Rated of 5
by Jean Charneski
Gideon Davies is the intriguing protoganist of A Traitor to Memory. He appears very self aware in sessions with his female psychiatrist yet completely unaware of what has triggered his sudden inability to play the violin after years as a child prodigy and concert performer. In the reader's initial encounter with him he seems unlikeable and irasible. Gradually, his vulnerability and obsession are revealed making it easier for the reader to be involved in his finding his childhood memories.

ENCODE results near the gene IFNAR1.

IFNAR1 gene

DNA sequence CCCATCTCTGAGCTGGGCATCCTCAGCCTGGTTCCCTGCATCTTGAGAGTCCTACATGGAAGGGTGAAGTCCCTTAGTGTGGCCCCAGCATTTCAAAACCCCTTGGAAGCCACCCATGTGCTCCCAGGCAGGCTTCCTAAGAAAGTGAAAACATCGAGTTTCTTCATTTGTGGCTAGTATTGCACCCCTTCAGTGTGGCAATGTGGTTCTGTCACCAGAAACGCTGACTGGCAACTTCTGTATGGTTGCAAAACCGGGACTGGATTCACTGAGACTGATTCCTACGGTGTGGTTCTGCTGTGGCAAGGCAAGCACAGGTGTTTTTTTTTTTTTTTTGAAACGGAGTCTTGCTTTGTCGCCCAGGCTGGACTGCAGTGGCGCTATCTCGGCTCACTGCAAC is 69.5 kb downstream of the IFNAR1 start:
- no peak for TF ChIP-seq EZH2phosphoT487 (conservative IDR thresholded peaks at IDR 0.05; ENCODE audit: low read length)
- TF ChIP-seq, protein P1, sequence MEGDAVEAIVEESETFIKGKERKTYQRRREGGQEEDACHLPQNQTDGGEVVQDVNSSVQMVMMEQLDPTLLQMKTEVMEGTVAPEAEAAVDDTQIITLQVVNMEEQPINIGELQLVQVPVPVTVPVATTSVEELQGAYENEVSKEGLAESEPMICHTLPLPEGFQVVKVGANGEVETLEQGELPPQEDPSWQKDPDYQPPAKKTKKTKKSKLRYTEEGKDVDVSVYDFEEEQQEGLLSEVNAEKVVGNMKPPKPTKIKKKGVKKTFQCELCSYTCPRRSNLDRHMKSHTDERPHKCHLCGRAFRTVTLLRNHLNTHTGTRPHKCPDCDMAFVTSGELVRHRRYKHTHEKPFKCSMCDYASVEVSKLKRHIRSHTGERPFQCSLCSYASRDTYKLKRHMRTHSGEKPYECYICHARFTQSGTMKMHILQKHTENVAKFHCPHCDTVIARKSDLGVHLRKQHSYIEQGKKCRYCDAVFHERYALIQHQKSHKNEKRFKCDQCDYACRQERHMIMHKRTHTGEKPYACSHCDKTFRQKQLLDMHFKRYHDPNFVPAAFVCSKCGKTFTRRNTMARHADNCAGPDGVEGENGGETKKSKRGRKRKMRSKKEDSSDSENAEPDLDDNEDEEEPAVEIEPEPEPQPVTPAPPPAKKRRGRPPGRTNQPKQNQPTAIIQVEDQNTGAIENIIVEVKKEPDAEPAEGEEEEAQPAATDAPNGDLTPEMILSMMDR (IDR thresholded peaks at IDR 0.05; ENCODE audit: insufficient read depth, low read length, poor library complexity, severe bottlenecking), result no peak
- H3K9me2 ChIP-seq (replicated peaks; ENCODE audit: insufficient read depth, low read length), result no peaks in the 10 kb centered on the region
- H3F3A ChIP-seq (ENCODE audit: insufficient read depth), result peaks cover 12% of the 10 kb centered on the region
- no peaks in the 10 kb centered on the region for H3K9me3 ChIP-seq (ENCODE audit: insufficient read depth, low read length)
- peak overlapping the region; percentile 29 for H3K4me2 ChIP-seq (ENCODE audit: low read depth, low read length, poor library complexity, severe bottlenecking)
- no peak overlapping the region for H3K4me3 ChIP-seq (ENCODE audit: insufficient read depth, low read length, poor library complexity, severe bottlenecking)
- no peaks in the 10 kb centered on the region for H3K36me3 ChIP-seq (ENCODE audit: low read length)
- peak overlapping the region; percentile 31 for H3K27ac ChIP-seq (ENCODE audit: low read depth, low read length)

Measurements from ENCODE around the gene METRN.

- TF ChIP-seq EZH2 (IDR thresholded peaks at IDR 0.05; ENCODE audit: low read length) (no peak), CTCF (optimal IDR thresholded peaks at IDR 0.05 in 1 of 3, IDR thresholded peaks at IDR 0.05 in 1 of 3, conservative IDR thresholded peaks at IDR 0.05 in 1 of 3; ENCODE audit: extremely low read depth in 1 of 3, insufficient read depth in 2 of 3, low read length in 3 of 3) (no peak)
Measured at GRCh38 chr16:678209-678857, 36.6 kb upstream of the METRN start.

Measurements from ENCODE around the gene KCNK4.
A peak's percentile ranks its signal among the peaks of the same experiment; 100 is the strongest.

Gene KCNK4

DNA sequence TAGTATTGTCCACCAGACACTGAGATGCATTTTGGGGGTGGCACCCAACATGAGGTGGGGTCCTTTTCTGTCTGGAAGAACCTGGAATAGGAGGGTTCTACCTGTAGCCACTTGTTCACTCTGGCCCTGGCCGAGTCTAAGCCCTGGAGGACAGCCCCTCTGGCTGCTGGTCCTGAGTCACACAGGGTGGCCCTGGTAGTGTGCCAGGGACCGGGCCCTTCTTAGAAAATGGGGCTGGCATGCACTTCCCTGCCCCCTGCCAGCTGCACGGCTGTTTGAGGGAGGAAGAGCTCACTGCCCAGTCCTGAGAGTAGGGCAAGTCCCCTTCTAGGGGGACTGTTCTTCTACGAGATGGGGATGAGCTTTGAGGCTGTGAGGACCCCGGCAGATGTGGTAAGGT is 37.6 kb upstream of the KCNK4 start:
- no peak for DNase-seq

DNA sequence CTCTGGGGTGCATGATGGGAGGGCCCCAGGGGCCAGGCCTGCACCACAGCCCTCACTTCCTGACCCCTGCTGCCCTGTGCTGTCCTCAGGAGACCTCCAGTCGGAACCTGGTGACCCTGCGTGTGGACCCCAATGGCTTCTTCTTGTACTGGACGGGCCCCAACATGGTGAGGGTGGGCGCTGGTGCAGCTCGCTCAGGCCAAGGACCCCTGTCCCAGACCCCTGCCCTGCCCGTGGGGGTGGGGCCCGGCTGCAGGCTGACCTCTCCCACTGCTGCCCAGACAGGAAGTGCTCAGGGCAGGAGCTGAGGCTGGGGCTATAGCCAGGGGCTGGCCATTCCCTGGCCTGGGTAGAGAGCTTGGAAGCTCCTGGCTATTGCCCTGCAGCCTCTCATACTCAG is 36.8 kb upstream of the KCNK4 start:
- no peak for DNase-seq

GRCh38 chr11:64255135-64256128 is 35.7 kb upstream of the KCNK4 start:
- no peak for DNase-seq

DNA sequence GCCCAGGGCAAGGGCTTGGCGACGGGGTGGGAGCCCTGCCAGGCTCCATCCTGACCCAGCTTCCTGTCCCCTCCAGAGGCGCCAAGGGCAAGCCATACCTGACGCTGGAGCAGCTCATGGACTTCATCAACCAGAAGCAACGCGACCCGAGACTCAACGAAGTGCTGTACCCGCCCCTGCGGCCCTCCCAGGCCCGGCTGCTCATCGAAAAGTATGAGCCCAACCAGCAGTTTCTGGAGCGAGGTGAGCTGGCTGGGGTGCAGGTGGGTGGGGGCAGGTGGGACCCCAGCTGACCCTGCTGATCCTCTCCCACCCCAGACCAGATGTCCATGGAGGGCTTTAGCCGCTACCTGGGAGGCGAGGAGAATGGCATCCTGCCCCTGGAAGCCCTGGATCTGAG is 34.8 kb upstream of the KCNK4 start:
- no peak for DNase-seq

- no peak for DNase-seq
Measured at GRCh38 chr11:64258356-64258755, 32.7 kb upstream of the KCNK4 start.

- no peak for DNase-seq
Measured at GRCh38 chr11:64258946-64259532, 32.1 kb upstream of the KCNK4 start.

Inspectors Lynley and Havers are their usual perspicacious selves as they examine the deliberate hit and run murder of a poor woman lured to London for a meeting. Their ruminations in the woman's house show the astuteness that makes them wonderful detectives in all of Elizabeth George's books. Their lives and manners provide usual interest while taking a back seat to Gideon's search for himself aided by an unlikely ill-educated companion whom he has allowed to lodge in his house. The other characters are three dimensional and add to the color of this mystery.